Panasonic HC-X900 Camcorder Review$1,199.00
Ease of Use
The Panasonic HC-X900M seems like a camcorder that is meant to be controlled manually. It does have a large lens ring, after all, and its set of manual options is certainly extensive. But there is a dedicated auto mode available, and it is essentially the same mode Panasonic has used on its camcorders for a couple of years now. It's called Intelligent Auto (iA), and the mode is activated by hitting the iA/Manual button on the left side of the camcorder. The button is small, so you need to read the label carefully. Why do manufacturers insist on making these auto mode buttons so hard to find?
Besides the dedicated auto mode, the X900M is equipped with a number of automatic controls and features. There's the autofocus/exposure tracking feature, 11 scene modes, face detection, an auto slow shutter, and an auto backlight correction. None of these auto features are anything new, however, as they were all found on last year's HDC-TM900 camcorder from Panasonic.
We'd also like to briefly touch upon the HC-X900M's zoom capabilities for a moment. Panasonic included many ways to say "I want to zoom you" on the X900M, which can't really be considered a bad thing. You can zoom with the top-mounted toggle (the traditional way), you can zoom with the lens ring (in auto mode), or you can zoom with touch buttons on the LCD (there's two different sets of these). That's a lot of different ways to do the same thing.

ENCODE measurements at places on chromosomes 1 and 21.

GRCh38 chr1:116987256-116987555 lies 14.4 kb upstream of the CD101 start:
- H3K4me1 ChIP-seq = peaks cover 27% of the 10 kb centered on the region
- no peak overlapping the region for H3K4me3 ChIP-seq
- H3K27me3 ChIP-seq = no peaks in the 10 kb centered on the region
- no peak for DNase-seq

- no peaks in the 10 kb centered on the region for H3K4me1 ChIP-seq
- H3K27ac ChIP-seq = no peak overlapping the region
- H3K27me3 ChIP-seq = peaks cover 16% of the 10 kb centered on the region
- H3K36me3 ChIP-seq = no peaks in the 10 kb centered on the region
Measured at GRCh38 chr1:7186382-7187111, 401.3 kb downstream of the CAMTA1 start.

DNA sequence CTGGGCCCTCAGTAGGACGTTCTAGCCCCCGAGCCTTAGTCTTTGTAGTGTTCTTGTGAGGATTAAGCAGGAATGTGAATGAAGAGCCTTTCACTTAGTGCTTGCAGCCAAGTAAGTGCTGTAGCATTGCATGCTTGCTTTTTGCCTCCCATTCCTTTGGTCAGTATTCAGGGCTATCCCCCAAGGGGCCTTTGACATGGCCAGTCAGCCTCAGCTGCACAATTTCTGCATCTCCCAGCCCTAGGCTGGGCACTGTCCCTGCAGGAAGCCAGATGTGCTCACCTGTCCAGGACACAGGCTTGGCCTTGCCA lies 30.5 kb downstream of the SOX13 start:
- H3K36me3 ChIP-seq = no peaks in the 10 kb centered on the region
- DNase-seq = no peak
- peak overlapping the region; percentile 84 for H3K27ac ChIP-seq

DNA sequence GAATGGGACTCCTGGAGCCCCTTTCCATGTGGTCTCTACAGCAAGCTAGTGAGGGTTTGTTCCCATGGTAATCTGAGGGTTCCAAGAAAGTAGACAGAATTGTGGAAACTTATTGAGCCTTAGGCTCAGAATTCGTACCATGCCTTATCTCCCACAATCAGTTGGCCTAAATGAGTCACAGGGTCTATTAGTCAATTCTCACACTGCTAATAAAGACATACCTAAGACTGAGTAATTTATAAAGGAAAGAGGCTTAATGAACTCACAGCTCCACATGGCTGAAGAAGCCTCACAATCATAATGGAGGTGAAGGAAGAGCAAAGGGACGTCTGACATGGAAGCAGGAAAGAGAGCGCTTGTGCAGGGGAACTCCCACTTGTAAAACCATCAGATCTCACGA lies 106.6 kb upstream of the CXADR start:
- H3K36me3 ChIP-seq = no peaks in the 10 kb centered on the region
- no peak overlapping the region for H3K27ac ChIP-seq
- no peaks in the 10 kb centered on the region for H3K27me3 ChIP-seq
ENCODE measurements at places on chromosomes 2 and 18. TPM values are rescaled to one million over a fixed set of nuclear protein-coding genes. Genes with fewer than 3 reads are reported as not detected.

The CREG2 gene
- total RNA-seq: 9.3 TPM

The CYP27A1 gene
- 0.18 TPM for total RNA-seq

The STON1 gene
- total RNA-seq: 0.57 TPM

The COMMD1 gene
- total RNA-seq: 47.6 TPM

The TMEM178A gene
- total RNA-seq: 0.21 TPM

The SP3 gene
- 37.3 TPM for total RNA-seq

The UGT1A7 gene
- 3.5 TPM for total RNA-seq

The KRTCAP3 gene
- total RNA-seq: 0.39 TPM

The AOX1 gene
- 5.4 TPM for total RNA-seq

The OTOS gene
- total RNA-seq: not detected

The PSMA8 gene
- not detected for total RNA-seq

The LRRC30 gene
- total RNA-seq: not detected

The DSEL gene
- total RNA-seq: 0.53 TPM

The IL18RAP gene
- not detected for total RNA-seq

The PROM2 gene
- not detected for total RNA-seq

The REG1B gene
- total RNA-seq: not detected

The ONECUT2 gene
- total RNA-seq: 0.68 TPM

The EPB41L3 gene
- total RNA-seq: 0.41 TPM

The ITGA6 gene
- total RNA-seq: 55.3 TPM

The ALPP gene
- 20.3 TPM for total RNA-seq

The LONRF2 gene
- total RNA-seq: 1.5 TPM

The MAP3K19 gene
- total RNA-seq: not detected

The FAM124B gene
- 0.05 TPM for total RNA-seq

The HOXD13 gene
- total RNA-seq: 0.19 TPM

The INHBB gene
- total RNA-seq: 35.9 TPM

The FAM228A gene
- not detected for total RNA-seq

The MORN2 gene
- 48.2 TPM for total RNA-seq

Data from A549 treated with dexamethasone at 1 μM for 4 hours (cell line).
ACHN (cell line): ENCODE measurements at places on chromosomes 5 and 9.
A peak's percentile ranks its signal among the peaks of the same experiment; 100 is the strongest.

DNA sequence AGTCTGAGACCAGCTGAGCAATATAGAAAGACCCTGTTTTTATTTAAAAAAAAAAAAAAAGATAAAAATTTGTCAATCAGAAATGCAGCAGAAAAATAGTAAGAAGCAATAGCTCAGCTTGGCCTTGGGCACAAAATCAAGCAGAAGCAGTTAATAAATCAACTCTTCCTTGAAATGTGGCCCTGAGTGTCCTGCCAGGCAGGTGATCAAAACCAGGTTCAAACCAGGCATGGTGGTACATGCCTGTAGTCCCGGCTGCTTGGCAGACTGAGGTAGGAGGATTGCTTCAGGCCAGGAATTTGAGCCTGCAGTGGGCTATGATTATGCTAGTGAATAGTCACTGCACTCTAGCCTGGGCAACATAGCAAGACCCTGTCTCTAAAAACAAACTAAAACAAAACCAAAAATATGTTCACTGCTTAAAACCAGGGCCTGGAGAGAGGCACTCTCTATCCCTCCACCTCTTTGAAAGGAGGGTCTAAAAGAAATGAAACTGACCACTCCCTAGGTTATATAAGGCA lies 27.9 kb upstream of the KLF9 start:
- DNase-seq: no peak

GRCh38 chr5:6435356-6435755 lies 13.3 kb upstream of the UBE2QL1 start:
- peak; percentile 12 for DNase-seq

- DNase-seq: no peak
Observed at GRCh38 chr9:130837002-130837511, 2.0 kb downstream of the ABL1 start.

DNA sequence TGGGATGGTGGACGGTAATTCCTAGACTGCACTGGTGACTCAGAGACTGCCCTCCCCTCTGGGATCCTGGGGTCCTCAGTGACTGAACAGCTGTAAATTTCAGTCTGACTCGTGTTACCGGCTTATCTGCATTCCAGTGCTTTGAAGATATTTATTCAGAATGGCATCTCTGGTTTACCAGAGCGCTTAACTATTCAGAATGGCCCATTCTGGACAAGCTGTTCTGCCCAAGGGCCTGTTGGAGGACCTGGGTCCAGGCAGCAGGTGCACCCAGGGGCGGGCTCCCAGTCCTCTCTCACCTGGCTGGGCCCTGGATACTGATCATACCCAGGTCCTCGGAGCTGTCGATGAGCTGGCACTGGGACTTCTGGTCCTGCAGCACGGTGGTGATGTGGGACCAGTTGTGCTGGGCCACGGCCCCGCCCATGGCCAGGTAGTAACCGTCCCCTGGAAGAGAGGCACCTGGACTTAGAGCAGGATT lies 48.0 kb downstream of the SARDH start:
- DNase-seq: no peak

Other Auto Features
Digging through the menu system on the X900M you will notice even more automatic features. There's Intelligent Contrast, which attempts to boost dynamic range to make videos with lots of shadows look better, and there's a low light mode called Color Night Record. Both of these features have been found on Panasonic camcorders for years, so they're nothing new (like most of the X900M's features).
Panasonic did make a slight update to the HC-X900M's menu system compared to last year's TM900. There's a new main menu screen that shows large icons rather than a list of submenus. It's not a significant change, but the visualization of the large icons—a camcorder for recording options, a camera for still image controls, a memory card for media options, and a wrench for system setup functions—does help people understand what controls and features are located where.
Like previous Panasonic camcorders, the HC-X900 has a Quick Menu feature that brings up a set of popular controls directly on the LCD for quick adjustment. Options in the quick menu include recording size, still image size, LCD brightness, grid lines, audio controls, manual focus, zebra patterns, luminance meter, and histogram. We love the idea of the Quick Menu, but we were frustrated by the confusing icons that the menu uses. Luckily, the camcorder has an "info" button that will tell you what each menu option does, but this is an extra step we would prefer not having to use.